Germany needs to help rescue Europe
Few doubt it was European Central Bank President Mario Draghi’s July 2012 commitment to do ‘whatever it takes’—this is what led to the ECB’s open market transactions—did a lot to lift sentiments, and growth prospects, in Europe as bond yields in the PIIGS countries crashed—even today, yields on Spanish and Italian debt are at 2%+ levels from the 6-7% levels they were at before Draghi’s statement. So much so that, in even its latest outlook, while the IMF downgraded both US and emerging market forecasts, it stuck to its 1% EU forecast. With the EU back in crisis mode, however, it is time to revise that forecast, and in a very big way. Not just is there the crisis over Scotland’s possible leaving the UK, and Catalonia leaving Spain, growth in the EU is spluttering badly. Both Germany and Italy contracted 0.2% in Q2 while France remained flat. As a result, the GDP of the 18-nation EU stayed flat in Q2, even lower than the previous quarter’s anaemic 0.2%. Which is why, Super Draghi’s latest salvo provides fresh hope; indeed, it has most global investors bullish since they sense a sharp delta should it work. In order to get banks to lend once again, Draghi has promised the ECB will buy asset-backed securities to help free up the balance sheets of banks. While the ECB already gives banks cheap, long-tenure loans to lower funding costs, the securitisation program will help transfer risk, and so release more capital for lending.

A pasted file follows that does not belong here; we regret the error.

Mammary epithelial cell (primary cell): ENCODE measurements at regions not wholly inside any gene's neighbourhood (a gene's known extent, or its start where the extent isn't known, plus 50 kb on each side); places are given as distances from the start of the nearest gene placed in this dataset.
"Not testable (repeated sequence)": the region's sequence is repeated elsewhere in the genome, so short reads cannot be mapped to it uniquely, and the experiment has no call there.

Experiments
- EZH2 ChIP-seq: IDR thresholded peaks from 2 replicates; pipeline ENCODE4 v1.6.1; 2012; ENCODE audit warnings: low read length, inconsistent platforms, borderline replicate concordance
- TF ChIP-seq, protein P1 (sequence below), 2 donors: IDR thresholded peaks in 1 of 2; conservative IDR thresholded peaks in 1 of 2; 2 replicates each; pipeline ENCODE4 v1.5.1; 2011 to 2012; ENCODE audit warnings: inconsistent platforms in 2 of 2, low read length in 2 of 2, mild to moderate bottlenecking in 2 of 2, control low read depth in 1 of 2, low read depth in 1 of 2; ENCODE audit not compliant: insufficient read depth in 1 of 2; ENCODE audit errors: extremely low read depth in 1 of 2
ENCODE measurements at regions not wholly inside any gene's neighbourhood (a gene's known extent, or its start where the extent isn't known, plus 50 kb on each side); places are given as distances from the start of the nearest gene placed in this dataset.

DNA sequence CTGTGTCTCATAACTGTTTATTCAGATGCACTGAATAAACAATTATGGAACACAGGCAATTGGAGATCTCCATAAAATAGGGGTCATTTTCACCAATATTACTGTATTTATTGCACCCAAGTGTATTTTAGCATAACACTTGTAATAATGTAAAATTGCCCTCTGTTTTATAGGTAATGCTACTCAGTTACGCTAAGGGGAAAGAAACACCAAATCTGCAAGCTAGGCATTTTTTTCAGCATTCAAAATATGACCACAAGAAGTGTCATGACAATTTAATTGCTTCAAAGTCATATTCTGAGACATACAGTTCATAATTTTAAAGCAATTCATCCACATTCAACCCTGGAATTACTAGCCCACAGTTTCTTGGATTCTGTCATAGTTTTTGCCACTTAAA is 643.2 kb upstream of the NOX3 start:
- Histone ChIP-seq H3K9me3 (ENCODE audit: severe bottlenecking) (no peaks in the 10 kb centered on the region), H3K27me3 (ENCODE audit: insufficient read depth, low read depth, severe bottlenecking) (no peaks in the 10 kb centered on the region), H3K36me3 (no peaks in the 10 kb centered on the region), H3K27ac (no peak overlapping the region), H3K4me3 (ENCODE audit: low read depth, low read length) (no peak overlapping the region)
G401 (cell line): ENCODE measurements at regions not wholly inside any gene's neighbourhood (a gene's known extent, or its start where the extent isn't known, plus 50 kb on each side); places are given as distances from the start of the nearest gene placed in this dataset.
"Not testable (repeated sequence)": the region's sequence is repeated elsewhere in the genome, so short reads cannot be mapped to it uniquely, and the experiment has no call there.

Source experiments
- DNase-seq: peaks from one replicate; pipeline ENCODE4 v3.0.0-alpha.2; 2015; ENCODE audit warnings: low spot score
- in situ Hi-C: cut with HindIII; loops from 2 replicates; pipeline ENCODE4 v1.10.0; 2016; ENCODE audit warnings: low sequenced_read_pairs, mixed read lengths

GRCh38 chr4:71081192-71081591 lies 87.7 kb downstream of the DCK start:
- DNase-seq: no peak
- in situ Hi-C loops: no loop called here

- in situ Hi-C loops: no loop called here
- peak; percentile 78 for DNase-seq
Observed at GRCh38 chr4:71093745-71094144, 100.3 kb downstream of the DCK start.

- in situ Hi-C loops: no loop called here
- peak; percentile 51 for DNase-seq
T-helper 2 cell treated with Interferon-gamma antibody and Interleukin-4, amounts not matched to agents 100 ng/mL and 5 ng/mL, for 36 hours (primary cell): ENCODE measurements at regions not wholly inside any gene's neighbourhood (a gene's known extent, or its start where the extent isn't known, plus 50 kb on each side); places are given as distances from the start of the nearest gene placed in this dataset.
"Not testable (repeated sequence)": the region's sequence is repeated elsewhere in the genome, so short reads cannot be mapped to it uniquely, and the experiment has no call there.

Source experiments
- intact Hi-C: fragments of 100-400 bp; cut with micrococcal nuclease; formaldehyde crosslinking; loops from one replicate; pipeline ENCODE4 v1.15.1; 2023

What is limiting Draghi, though, is the refusal of bigger European governments to play along. As a result, as Draghi reminded us, the level of business investment in the euro area has only slightly improved since 2008. “Only if structural, fiscal and monetary policies”, Draghi reminded leaders, “go hand in hand will the euro area see investment return... (the) policies (need to) mutually reinforce each other”. With Germany’s current account surplus expected to be around 8% of GDP this year, it is obvious which country has the most room to manoeuvre. But, as in the past, Germany is unwilling to run up the kind of deficits needed to stimulate demand in the area. While Germany is right in asking for structural reforms, the crippling levels of unemployment can’t be tolerated by countries for too long—certainly the Scotland events are a reaction to this. With inflation levels at just 0.3% as compared to the ECB’s 2% target, a Japan-style deflation looks increasingly likely. Even Super Draghi can’t fight this battle alone.